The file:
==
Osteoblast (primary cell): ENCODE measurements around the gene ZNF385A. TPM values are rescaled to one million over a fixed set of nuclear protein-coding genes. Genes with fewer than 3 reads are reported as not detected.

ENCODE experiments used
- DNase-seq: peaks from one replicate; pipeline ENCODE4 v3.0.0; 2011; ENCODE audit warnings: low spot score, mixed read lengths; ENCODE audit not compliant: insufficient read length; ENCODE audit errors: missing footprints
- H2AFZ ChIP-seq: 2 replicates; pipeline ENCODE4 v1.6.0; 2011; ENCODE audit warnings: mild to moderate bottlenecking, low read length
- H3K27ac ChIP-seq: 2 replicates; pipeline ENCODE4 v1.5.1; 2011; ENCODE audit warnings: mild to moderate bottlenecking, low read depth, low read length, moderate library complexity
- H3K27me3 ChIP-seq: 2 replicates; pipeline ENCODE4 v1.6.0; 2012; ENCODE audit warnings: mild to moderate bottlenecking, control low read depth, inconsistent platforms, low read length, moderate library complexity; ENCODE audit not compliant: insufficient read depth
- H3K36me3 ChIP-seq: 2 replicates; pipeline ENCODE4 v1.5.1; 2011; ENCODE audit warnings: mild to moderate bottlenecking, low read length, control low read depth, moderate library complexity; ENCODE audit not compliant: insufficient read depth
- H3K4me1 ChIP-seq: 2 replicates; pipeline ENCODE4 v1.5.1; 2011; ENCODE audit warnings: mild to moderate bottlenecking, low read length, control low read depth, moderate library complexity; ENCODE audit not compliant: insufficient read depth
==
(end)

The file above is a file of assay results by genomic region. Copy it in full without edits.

Osteoblast (primary cell): ENCODE measurements around the gene ZNF385A. TPM values are rescaled to one million over a fixed set of nuclear protein-coding genes. Genes with fewer than 3 reads are reported as not detected.

ENCODE experiments used
- DNase-seq: peaks from one replicate; pipeline ENCODE4 v3.0.0; 2011; ENCODE audit warnings: low spot score, mixed read lengths; ENCODE audit not compliant: insufficient read length; ENCODE audit errors: missing footprints
- H2AFZ ChIP-seq: 2 replicates; pipeline ENCODE4 v1.6.0; 2011; ENCODE audit warnings: mild to moderate bottlenecking, low read length
- H3K27ac ChIP-seq: 2 replicates; pipeline ENCODE4 v1.5.1; 2011; ENCODE audit warnings: mild to moderate bottlenecking, low read depth, low read length, moderate library complexity
- H3K27me3 ChIP-seq: 2 replicates; pipeline ENCODE4 v1.6.0; 2012; ENCODE audit warnings: mild to moderate bottlenecking, control low read depth, inconsistent platforms, low read length, moderate library complexity; ENCODE audit not compliant: insufficient read depth
- H3K36me3 ChIP-seq: 2 replicates; pipeline ENCODE4 v1.5.1; 2011; ENCODE audit warnings: mild to moderate bottlenecking, low read length, control low read depth, moderate library complexity; ENCODE audit not compliant: insufficient read depth
- H3K4me1 ChIP-seq: 2 replicates; pipeline ENCODE4 v1.5.1; 2011; ENCODE audit warnings: mild to moderate bottlenecking, low read length, control low read depth, moderate library complexity; ENCODE audit not compliant: insufficient read depth